The Sapphires (2012)
Director: Wayne Blair
Writers: Tony Briggs, Keith Thompson
Stars: Chris O’Dowd, Deborah Mailman and Jessica Mauboy
There is always a little part of me that tends to cringe at Aussie humour. It’s something about it being a little bit corny and overdone that I find groan-worthy. It is something that I’ve been discovering has been shaken out of Australian films little bit by little bit over the years and it has now hit the right tone in most Australian films that I’ve seen over the last couple of years. I think it’s also a better quality of all aspects of film making as well which has begun to give Aussie films a real chance of succeeding in other countries as well as at home. The Sapphires is a perfect example of the quality films that Australia is producing.
Based on a true story, The Sapphires follows the story of a group of Australian indigenous women with talented voices and a passion to use them. It is set during the Vietnam war, which is not a time period I know much about, apart from the funky music and cute fashion, oh and Forrest Gump. The story between the women is heartbreaking and endearing all at the same time. It shows the intricate difficulties of racism in Australia in the 50s and 60s and how it affected all people involved, not just Aboriginals nor just white people. I found that this point was handled incredibly well. It balanced the sensitivity with the truth and harshness of racism and made the world of Australia in the 1960s really come alive with a unique view from the point of view of indigenous Australians.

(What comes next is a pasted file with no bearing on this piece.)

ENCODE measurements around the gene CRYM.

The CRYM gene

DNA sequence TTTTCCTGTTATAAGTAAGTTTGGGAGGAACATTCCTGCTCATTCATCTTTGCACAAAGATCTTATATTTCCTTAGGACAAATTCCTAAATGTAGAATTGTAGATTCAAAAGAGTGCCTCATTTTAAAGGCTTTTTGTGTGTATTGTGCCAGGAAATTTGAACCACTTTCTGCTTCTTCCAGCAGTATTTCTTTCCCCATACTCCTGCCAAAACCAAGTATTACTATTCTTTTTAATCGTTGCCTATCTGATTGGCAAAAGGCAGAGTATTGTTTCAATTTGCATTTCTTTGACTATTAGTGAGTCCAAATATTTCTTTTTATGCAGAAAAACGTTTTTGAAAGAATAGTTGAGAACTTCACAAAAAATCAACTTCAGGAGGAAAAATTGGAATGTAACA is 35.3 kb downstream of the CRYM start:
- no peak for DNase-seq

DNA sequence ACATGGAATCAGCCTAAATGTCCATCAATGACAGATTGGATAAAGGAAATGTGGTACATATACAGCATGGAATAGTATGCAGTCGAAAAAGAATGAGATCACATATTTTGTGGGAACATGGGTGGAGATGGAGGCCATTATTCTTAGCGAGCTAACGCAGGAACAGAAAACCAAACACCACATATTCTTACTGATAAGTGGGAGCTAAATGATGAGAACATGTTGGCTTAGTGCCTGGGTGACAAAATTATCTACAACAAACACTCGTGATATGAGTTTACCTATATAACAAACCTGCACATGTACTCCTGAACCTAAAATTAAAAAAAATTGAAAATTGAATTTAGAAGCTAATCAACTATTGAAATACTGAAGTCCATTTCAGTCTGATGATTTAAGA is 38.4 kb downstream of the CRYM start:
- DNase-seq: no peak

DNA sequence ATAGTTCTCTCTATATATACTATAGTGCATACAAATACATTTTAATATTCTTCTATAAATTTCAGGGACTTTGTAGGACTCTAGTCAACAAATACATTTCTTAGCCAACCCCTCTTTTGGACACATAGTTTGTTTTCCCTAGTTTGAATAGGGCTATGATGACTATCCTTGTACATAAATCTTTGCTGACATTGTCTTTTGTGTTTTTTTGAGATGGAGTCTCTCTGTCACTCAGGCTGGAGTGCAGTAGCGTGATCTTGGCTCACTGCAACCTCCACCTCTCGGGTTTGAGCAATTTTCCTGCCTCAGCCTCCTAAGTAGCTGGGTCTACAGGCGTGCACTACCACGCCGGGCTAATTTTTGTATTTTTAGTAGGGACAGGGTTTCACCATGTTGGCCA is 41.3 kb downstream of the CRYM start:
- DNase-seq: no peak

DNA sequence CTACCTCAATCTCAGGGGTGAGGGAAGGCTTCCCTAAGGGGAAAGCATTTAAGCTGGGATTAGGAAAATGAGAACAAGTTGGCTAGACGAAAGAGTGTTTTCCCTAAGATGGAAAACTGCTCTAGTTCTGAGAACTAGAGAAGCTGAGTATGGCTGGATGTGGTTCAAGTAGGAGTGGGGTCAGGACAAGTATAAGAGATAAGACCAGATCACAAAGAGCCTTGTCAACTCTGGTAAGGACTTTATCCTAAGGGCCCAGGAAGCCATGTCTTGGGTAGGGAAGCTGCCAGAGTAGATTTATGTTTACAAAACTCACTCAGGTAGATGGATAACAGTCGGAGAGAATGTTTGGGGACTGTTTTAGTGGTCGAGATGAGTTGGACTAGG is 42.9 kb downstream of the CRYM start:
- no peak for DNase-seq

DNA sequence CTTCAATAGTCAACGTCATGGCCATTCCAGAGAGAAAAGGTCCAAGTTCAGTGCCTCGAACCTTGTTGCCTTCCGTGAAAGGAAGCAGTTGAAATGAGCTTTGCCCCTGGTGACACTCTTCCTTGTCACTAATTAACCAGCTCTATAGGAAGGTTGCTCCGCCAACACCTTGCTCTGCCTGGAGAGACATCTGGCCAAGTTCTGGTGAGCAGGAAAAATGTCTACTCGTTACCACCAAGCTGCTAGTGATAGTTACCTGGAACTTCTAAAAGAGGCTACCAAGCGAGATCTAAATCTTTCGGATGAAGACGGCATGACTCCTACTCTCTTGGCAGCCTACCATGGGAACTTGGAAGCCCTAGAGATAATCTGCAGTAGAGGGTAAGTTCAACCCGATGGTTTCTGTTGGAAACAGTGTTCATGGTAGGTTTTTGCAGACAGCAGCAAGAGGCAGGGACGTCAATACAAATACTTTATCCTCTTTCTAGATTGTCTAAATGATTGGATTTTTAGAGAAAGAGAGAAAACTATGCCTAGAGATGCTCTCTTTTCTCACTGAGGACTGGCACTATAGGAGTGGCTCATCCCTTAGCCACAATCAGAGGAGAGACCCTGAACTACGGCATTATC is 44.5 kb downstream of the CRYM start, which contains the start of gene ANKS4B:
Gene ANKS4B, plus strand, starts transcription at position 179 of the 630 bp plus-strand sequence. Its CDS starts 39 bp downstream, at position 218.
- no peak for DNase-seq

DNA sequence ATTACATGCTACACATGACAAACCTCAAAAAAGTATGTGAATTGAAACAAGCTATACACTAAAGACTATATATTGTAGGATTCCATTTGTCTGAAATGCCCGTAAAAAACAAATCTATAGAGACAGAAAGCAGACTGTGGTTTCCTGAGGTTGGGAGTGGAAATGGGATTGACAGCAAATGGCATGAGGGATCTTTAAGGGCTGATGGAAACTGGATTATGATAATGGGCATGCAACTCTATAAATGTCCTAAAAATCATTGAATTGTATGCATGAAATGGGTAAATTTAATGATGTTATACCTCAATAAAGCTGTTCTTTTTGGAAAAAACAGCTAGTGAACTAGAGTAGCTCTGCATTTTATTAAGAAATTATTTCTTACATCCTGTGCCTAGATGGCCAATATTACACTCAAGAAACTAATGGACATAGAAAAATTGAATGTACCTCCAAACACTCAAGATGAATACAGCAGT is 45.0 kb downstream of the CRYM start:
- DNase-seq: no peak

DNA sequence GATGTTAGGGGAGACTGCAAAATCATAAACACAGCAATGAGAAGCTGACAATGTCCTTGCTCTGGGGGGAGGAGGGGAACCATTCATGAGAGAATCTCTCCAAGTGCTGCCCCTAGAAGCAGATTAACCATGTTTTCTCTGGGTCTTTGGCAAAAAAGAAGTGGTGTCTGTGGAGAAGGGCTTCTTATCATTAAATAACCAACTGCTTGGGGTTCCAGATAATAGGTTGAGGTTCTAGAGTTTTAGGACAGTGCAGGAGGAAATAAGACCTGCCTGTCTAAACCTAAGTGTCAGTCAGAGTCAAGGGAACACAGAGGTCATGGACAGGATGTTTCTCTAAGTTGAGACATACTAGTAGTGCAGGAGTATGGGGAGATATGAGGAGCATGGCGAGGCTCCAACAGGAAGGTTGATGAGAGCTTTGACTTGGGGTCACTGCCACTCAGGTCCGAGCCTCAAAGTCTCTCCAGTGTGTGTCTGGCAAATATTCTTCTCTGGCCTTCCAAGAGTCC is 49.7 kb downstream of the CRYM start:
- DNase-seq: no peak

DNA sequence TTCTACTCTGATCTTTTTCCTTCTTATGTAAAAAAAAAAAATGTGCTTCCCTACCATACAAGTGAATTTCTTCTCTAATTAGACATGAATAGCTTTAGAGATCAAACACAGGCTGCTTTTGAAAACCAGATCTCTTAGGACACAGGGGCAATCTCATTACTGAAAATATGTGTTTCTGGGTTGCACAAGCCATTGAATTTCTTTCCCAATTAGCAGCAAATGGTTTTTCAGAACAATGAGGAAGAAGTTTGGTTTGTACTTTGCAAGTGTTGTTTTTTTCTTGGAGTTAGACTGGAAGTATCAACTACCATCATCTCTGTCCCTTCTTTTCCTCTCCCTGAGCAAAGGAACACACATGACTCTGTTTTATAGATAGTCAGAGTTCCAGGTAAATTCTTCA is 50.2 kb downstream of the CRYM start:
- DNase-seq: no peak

The highlight of the film for me had to be the relationship between Deborah Mailman’s character of Gale and Chris O’Dowd’s beautiful and hilarious portrayal of Dave. The arc of their story has a unique and wonderful twist to it and to watch it unravel on screen is simply delightful. You really feel for all the women in this film, from the women in the Sapphires to their mum, aunt, cousin, etc, there is a grace and sharpness to the shape of the relationships between the women. It is this that gripped me through the film, I was pulled in through the comedy and emotional take on the women and the battles they faced in their lives. The strength of these women is showcased in a variety of ways and it was fantastic to see strength in women displayed in these ways as it really illuminated the different ways femininity can be expressed.
Chris O’Dowd provided a wonderful lightness and humour to the film and really bound the film to an international grounding, as well as the link with the Americans in Vietnam. I really do hope this film is accepted by an international audience.
The only complaint I have about this film is the one or two times when that old Aussie cringe-worthy humour and corniness came through the cracks, but I was able to overlook this because of the strength of the rest of the film. Go and see it if you get the chance. It’s made me fall in love with Soul music all over again.